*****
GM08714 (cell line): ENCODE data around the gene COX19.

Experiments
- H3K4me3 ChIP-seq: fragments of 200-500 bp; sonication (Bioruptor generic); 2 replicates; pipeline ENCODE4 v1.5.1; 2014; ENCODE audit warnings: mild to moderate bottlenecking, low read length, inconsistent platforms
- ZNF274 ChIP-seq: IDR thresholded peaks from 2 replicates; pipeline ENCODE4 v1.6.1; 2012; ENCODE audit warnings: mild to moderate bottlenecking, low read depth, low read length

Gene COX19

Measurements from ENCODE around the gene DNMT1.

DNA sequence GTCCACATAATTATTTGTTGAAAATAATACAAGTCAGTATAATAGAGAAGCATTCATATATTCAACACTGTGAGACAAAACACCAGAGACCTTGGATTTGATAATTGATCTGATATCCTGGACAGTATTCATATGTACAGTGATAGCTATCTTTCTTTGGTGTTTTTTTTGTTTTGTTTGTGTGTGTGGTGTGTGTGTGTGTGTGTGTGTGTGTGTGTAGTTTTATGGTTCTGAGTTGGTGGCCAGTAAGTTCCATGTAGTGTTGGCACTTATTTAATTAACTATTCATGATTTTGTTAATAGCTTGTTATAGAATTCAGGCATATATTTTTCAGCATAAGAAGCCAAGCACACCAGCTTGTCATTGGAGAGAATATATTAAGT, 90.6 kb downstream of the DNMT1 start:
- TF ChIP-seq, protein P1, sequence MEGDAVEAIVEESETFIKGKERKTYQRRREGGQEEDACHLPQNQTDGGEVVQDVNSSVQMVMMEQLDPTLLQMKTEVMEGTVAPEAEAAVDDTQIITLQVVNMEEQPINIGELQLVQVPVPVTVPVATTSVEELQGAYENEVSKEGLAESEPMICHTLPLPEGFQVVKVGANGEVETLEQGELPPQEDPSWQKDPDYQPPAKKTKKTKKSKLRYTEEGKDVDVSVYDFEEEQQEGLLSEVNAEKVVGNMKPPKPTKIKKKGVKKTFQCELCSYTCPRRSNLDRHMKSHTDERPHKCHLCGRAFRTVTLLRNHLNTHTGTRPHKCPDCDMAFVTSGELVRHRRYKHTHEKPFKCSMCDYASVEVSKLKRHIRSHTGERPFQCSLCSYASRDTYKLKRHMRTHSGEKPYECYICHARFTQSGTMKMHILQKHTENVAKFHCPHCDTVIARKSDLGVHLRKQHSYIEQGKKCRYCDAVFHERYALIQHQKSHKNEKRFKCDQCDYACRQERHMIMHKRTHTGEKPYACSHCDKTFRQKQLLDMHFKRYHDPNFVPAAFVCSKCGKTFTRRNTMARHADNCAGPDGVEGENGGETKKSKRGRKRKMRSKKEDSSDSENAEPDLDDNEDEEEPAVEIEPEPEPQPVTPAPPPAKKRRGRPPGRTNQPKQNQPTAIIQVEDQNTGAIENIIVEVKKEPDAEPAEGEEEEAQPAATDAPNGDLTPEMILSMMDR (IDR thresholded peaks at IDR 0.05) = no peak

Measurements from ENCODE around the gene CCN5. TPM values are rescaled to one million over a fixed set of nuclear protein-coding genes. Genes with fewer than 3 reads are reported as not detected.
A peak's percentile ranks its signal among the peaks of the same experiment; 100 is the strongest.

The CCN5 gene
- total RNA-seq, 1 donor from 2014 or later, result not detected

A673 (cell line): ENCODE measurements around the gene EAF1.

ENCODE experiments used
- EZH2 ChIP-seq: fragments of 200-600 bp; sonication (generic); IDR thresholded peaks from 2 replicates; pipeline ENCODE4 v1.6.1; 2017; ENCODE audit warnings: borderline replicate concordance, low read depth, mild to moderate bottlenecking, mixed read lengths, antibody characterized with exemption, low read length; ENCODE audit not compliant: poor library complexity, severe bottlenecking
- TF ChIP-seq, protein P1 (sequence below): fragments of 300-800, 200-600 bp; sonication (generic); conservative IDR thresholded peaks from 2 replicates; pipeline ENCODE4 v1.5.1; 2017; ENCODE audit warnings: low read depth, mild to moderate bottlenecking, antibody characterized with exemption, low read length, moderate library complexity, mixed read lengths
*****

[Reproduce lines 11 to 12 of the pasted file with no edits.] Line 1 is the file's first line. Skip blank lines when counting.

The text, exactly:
The CCN5 gene
- total RNA-seq, 1 donor from 2014 or later, result not detected